Being more engaged now of course means more investment in education and skills building generally, but also specific efforts to reach young people that are not finding productive pathways – identified by the acronym “NEET” – those neither in employment, education or training. In Albania the rate of 'NEET' is 30 percent, significantly higher than the EU average and highlighting the need for more outreach.
The UN’s global Youth2030 strategy also means opening up more ourselves as the UN – creating opportunities for youth to learn about, critique, and mold our own UN programmes. And we need to do more to create opportunities for youth to speak publicly about priorities for the future Albanian society.
We are thrilled that today you will be able to see a film about six stellar examples of active Albanian youth, as well as greet the award-winners.
And finally I am proud to announce that the United Nations Peacebuilding Fund, through the UN family in Albania, will be entering into a partnership with the Regional Youth Cooperation Office with $2.1m of assistance. The UN – notably UNDP, UNICEF and UNFPA – will use our offices across the Western Balkans 6to expand the reach and capacities of RYCO and their partners. But I will let Djuro say more about it.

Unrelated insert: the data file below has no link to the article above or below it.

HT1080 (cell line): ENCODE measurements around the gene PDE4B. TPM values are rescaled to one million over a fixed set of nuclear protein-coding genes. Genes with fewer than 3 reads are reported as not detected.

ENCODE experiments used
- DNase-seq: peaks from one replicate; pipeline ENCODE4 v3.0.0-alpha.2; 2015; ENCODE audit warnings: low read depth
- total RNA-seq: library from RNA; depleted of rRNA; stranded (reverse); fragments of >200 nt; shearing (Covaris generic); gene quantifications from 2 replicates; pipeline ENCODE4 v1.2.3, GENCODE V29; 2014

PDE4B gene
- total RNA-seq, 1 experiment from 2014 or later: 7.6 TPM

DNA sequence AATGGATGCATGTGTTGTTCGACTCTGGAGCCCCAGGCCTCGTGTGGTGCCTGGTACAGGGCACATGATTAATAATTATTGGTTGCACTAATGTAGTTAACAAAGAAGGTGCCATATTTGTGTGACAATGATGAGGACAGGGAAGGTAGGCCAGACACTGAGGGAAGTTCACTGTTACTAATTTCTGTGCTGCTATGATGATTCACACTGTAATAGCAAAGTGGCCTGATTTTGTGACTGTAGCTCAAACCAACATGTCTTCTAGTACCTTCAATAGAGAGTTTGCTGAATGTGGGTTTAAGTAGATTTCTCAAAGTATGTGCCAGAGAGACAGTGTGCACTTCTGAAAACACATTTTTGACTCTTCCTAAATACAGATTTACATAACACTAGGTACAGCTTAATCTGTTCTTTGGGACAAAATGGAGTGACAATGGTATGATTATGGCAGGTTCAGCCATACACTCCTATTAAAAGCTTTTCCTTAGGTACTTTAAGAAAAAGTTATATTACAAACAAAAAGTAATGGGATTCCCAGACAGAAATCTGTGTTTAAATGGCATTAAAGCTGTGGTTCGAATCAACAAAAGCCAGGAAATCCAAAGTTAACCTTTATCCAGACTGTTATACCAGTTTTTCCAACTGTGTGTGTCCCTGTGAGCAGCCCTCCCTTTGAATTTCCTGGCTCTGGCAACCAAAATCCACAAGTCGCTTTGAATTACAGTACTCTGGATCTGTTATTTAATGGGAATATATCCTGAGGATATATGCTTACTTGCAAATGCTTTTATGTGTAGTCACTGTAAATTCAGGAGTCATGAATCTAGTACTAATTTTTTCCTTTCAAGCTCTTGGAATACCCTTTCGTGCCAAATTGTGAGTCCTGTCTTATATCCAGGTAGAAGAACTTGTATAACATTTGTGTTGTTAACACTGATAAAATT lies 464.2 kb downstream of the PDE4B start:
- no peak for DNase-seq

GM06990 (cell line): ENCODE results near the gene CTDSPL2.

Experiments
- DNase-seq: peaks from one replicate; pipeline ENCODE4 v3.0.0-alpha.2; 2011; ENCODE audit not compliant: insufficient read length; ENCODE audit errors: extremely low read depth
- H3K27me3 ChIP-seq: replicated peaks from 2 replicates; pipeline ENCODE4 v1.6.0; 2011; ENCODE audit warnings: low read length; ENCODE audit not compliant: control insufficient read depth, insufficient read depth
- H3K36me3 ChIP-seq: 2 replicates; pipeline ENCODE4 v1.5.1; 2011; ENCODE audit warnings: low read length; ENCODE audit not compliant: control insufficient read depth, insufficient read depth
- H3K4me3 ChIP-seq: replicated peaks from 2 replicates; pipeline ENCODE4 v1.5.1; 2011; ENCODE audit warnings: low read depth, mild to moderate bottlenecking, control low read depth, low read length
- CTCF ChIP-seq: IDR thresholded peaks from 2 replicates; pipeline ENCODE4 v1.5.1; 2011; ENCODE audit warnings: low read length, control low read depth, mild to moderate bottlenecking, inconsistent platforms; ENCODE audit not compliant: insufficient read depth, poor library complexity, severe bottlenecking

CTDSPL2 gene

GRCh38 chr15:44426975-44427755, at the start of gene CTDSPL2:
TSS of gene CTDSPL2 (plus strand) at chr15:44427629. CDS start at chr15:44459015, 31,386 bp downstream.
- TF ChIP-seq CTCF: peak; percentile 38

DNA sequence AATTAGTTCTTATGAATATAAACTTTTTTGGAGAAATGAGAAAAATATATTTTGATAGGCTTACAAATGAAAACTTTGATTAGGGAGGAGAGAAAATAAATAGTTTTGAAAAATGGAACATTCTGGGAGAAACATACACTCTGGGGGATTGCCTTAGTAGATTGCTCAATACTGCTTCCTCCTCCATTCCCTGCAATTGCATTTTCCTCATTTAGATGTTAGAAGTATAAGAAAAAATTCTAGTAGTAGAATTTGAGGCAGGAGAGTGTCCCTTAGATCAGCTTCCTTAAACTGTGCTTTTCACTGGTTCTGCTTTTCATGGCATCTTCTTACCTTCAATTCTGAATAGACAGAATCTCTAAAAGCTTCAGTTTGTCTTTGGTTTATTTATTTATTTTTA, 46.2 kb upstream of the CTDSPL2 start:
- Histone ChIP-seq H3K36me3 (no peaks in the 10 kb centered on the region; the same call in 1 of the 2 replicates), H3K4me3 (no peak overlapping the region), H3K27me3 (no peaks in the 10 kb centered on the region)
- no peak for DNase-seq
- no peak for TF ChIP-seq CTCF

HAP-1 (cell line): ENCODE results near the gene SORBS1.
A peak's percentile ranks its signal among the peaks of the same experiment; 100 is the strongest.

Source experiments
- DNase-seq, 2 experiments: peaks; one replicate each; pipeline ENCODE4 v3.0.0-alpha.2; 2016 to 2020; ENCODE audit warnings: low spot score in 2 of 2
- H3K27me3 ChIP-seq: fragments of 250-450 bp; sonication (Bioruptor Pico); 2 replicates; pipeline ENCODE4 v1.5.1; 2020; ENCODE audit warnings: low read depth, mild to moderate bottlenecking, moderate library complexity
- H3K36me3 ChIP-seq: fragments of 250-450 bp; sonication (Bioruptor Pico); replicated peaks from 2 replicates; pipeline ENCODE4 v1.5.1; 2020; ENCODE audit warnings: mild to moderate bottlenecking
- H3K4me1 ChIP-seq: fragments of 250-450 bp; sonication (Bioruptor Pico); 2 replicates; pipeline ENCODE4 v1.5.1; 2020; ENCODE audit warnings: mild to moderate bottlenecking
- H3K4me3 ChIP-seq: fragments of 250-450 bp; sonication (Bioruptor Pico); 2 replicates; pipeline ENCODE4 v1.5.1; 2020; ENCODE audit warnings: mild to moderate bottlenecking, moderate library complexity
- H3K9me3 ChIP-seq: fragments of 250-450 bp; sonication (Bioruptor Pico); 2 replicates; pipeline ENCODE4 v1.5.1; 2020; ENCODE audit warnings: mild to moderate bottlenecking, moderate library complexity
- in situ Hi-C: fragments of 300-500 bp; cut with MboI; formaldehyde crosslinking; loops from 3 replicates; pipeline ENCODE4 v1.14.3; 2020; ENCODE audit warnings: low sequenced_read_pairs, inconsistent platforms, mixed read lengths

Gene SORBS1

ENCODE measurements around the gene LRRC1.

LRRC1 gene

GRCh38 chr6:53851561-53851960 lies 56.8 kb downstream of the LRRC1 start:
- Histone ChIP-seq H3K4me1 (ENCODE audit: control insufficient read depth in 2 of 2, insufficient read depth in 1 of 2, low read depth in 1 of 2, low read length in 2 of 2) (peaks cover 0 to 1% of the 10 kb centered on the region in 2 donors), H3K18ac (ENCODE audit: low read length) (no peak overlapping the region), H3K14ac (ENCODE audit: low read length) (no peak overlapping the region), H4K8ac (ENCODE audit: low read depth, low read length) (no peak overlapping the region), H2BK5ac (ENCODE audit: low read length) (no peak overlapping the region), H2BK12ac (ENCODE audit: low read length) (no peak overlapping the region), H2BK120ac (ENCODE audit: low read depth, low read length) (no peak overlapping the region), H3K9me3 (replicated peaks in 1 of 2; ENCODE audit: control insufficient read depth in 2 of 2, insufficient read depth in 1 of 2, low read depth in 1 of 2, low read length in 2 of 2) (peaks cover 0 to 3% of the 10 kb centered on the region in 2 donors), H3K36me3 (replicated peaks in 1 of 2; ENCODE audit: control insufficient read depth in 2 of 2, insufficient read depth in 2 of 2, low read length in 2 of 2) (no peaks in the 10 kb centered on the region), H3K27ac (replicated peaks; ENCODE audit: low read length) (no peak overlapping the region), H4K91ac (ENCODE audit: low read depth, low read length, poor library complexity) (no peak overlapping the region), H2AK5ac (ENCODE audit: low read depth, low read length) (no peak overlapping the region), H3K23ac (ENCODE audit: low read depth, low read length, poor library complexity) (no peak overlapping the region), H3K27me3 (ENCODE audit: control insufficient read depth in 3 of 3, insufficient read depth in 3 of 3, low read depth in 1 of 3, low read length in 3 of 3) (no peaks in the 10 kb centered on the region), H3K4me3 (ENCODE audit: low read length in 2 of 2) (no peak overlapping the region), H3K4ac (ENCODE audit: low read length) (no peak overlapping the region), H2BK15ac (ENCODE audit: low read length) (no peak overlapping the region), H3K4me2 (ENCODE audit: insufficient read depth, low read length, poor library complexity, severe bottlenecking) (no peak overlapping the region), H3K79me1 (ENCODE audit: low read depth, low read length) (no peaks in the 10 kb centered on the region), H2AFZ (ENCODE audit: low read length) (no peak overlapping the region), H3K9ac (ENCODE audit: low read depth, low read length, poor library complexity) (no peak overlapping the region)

Partners and friends,
Speaking on behalf of the United Nations family in Albania – we are tremendously privileged to be working with so many wonderful partners. I would like to thank all of you for the trust you place in the United Nations – which is, after all, your institution. The UN organizations in Albania – seven are resident and another nine provide support from regional offices – provide world class expertise. Leading partners in Albania include the EU, Italy, Switzerland and Sweden. New partners this year include Croatia and Norway – both with UNDP. And the Government of Albania itself was the fifth biggest contributor to UN programmes in Albania in 2017. This is entirely appropriate as an upper middle income country – but deserves to be noted and appreciated by all development partners.
Next year – on January 1st – the United Nations will put into action a significant reform of the UN Development System. Led by the UN Secretary-General and mandated unanimously by UN Member States in July, Albania is an excellent position – given its proud history as a 'Delivering as One' pilot country – to deliver technical assistance in an even more unified, transparent and effective manner.
And very finally, allow me to acknowledge and appreciate the tremendous effort of all the staff of the UN in Albania – each and every one of them a committed leader on Agenda2030 and Albania’s Sustainable Development. Thank you to all of them as well as to their working level counterparts in Ministries, civil society organizations and development partner institutions. Together, we are making a difference.